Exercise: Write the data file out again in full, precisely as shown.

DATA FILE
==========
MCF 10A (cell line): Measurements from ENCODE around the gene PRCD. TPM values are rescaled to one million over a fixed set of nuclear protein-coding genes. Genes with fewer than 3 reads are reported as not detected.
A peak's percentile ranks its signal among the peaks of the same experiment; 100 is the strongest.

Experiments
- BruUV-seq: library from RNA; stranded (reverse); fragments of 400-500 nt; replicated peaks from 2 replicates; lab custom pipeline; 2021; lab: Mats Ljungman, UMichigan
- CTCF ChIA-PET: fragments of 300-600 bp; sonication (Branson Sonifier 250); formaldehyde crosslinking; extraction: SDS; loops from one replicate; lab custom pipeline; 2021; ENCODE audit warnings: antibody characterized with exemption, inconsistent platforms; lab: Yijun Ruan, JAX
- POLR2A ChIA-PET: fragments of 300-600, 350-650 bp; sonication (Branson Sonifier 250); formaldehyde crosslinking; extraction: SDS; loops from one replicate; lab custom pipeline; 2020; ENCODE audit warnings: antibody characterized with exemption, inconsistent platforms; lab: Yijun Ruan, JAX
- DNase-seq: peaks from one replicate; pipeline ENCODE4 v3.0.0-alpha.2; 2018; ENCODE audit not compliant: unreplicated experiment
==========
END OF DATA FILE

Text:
MCF 10A (cell line): Measurements from ENCODE around the gene PRCD. TPM values are rescaled to one million over a fixed set of nuclear protein-coding genes. Genes with fewer than 3 reads are reported as not detected.
A peak's percentile ranks its signal among the peaks of the same experiment; 100 is the strongest.

Experiments
- BruUV-seq: library from RNA; stranded (reverse); fragments of 400-500 nt; replicated peaks from 2 replicates; lab custom pipeline; 2021; lab: Mats Ljungman, UMichigan
- CTCF ChIA-PET: fragments of 300-600 bp; sonication (Branson Sonifier 250); formaldehyde crosslinking; extraction: SDS; loops from one replicate; lab custom pipeline; 2021; ENCODE audit warnings: antibody characterized with exemption, inconsistent platforms; lab: Yijun Ruan, JAX
- POLR2A ChIA-PET: fragments of 300-600, 350-650 bp; sonication (Branson Sonifier 250); formaldehyde crosslinking; extraction: SDS; loops from one replicate; lab custom pipeline; 2020; ENCODE audit warnings: antibody characterized with exemption, inconsistent platforms; lab: Yijun Ruan, JAX
- DNase-seq: peaks from one replicate; pipeline ENCODE4 v3.0.0-alpha.2; 2018; ENCODE audit not compliant: unreplicated experiment